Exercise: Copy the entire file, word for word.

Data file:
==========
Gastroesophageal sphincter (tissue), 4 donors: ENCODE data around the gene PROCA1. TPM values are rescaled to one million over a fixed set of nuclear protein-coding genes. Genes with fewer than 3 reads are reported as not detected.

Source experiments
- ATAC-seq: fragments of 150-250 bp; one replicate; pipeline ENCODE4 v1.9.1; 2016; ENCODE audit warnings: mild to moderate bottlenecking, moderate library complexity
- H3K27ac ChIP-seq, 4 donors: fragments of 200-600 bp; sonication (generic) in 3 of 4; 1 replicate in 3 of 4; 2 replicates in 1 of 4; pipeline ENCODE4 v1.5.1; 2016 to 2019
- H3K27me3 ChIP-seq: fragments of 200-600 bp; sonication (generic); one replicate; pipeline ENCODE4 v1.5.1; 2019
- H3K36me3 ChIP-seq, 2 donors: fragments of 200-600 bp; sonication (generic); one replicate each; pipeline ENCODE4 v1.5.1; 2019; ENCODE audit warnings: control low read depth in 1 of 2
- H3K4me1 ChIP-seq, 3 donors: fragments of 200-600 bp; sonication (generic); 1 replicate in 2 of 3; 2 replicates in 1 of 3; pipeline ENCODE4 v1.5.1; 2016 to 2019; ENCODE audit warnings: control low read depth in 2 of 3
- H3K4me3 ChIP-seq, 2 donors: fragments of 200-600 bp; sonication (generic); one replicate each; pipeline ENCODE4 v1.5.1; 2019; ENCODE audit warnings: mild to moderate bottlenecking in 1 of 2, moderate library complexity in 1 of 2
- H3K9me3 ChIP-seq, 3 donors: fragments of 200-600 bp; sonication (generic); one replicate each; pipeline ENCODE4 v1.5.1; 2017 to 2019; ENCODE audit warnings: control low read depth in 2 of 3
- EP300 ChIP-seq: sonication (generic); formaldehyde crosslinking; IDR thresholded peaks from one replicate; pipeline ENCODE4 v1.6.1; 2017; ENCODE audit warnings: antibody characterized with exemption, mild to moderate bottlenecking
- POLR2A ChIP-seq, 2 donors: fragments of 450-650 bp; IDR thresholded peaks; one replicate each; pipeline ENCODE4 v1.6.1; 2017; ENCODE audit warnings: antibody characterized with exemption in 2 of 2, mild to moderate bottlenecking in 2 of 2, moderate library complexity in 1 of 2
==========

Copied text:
Gastroesophageal sphincter (tissue), 4 donors: ENCODE data around the gene PROCA1. TPM values are rescaled to one million over a fixed set of nuclear protein-coding genes. Genes with fewer than 3 reads are reported as not detected.

Source experiments
- ATAC-seq: fragments of 150-250 bp; one replicate; pipeline ENCODE4 v1.9.1; 2016; ENCODE audit warnings: mild to moderate bottlenecking, moderate library complexity
- H3K27ac ChIP-seq, 4 donors: fragments of 200-600 bp; sonication (generic) in 3 of 4; 1 replicate in 3 of 4; 2 replicates in 1 of 4; pipeline ENCODE4 v1.5.1; 2016 to 2019
- H3K27me3 ChIP-seq: fragments of 200-600 bp; sonication (generic); one replicate; pipeline ENCODE4 v1.5.1; 2019
- H3K36me3 ChIP-seq, 2 donors: fragments of 200-600 bp; sonication (generic); one replicate each; pipeline ENCODE4 v1.5.1; 2019; ENCODE audit warnings: control low read depth in 1 of 2
- H3K4me1 ChIP-seq, 3 donors: fragments of 200-600 bp; sonication (generic); 1 replicate in 2 of 3; 2 replicates in 1 of 3; pipeline ENCODE4 v1.5.1; 2016 to 2019; ENCODE audit warnings: control low read depth in 2 of 3
- H3K4me3 ChIP-seq, 2 donors: fragments of 200-600 bp; sonication (generic); one replicate each; pipeline ENCODE4 v1.5.1; 2019; ENCODE audit warnings: mild to moderate bottlenecking in 1 of 2, moderate library complexity in 1 of 2
- H3K9me3 ChIP-seq, 3 donors: fragments of 200-600 bp; sonication (generic); one replicate each; pipeline ENCODE4 v1.5.1; 2017 to 2019; ENCODE audit warnings: control low read depth in 2 of 3
- EP300 ChIP-seq: sonication (generic); formaldehyde crosslinking; IDR thresholded peaks from one replicate; pipeline ENCODE4 v1.6.1; 2017; ENCODE audit warnings: antibody characterized with exemption, mild to moderate bottlenecking
- POLR2A ChIP-seq, 2 donors: fragments of 450-650 bp; IDR thresholded peaks; one replicate each; pipeline ENCODE4 v1.6.1; 2017; ENCODE audit warnings: antibody characterized with exemption in 2 of 2, mild to moderate bottlenecking in 2 of 2, moderate library complexity in 1 of 2